trajectories and terrible comm 26 March 05

We do it in airplanes every time we flying formation. In order to stay close to, but not hit, your flight lead, you calculate where he’ll be during the next span of time, and therefore, where you need to me and how to get there. After a few formation flights, this becomes subconscious. It rises to consciousness, however, when you found you have just done this on a highway in a car going a mile a minute. A few cars in front of me, on the dry road with some traffic but not much for Denver, a car suddenly skid sideways. 2 or 3 cars had swerved around him in a space of time too short for drivers to even hit their brakes. His tires smoking and chassis tilted against the deceleration, he slid sideways, perpendicular to traffic. He blocked the left and middle lanes as he slid west down the highway, advancing slowly north toward the right lane. Now he was in front of me, blocking ever more of my middle lane. I was aware of a car behind and to my right and moved smoothly right, calculating 2 things – just how far right I’d have to go to miss the moving target in front of me, and whether the guy behind me was maneuvering in relation to me. For a moment it felt like I was flying formation with a young wingman – calculate where you need to go, but temper it with “wingman consideration” and always monitor him to be sure he’s seen you maneuver and is responding accordingly. I passed within a foot or two of the skidding car and moved back over into my lane before I realized that nothing had really felt out of place or uncomfortable in the whole situation. Sometimes I wonder if I’ll ever outgrow a teenager’s illusion of invincibility. But then again it’s said that we become fighter pilots so we don’t have to grow up. (Though I do thank God for keeping me safe in this crazy life I lead!)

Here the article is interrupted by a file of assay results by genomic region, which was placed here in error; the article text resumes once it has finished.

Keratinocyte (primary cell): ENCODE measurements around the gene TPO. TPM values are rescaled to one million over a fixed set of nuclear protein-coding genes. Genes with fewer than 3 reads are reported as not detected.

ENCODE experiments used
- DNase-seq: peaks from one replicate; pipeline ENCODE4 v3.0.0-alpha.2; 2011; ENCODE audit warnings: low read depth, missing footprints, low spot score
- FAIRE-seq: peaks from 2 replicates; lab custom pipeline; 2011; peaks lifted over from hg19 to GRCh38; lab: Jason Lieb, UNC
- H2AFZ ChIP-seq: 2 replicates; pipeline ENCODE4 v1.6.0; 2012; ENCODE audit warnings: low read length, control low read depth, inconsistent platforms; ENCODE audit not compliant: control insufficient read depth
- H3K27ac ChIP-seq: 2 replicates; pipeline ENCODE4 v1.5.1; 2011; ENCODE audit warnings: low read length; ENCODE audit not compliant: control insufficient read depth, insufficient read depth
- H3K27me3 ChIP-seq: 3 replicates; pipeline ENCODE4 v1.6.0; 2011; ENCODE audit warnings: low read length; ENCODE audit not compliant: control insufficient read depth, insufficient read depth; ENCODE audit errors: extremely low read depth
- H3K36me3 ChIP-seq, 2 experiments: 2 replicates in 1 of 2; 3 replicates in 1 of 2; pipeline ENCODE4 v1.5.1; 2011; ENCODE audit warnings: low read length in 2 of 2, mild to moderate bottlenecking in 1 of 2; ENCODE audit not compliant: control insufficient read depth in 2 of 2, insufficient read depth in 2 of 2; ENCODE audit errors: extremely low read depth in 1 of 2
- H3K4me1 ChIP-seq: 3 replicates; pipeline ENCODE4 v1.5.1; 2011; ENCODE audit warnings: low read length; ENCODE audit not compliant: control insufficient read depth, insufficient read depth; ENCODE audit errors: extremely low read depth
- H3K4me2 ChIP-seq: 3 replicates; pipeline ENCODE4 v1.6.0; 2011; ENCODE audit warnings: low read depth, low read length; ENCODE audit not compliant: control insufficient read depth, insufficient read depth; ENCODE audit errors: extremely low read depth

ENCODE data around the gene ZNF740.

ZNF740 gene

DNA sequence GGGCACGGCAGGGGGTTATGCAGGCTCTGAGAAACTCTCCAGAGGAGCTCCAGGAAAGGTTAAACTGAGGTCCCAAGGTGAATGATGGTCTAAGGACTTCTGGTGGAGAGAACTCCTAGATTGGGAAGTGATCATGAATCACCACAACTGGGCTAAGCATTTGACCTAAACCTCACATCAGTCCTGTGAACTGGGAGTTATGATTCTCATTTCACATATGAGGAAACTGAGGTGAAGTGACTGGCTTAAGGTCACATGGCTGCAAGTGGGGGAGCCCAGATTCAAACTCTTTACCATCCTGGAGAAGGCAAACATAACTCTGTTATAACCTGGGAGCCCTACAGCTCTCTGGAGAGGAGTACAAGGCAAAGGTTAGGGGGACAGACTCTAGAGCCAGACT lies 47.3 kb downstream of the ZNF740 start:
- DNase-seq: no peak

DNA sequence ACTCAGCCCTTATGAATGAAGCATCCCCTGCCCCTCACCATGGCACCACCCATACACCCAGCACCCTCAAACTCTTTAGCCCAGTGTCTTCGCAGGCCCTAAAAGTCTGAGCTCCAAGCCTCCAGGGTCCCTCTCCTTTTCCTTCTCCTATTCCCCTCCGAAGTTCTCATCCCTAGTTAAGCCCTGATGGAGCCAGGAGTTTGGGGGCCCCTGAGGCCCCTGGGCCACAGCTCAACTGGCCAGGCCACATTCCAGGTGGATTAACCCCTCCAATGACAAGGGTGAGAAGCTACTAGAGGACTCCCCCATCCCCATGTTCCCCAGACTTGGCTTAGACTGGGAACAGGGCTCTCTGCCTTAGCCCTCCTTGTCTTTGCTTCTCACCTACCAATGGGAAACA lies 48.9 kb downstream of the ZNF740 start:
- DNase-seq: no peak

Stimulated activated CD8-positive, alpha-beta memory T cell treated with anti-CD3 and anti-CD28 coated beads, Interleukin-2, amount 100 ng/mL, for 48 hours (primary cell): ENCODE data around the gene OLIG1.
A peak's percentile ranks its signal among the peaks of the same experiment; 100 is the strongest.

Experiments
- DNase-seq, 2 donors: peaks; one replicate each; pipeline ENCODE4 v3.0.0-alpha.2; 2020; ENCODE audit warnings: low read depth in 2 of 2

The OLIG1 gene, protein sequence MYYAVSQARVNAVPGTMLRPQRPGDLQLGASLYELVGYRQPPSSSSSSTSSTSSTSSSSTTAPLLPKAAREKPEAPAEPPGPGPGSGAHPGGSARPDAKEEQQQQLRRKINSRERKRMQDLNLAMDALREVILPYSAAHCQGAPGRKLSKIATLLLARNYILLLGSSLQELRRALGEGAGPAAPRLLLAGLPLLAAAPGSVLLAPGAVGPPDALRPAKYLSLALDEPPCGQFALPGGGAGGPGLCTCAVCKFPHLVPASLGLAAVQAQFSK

I spent the next few days with Mom and Dad, marveling at the miscommunication that was our norm. He’d ask what time we needed to leave and I’d answer what time we needed to be there. She say she wanted to ski with him, and he’s answer, it’s okay, we’ll just meet at the bus. It was a relief to realize it’s not just me who’s communication-challenged – it’s hereditary!

So off I went to snowshoe race, where verbal skills are not evaluated. Receiving the “communication” given by the flags marking the race course is, however. And there I failed, staring at the snowshoes in front of me and trudging across Lake Dillon until shouts behind me made me realize my error. The entire lead group had missed the turn, though is was clearly marked with flags – amazing what can happen in a race. I knew something had gone significantly wrong when I was breaking trail (making fresh tracks in the deep powder). There’s pros in this field – no way I should be up front! Danelle, the race director, handled it well, awarding the original categories of 4K and 10K, and creating a new category of 10miles for those who had continued off-course half way across the lake until she’d rounded them up and herded them back on her skis. As for the course, it was typical Danelle – off-piste, knee-deep at times, bare mud at times, winding through thickets, pushing through tree branches, never never flat, and crowned by a couple hundred foot butt-slide down a steep hill, only to turn around and go back up at the 4-mile mark (or 5-mile for some of us communication-challenged types). And all this capped off by scrumptious soup and a jalapeno eating contest…

I had begun that Saturday in Vail, Colorado, raced in Frisco, and driven to Denver (where I met Mom and Dad for an unexpected airport dinner as they waited on stand-by for 2 seats to New Jersey) to fly to El Paso, Texas, then drive home to High Rolls, New Mexico. You have no idea how happy I was to find out they had cancelled weekend flying so I could sleep on Sunday, instead of working.

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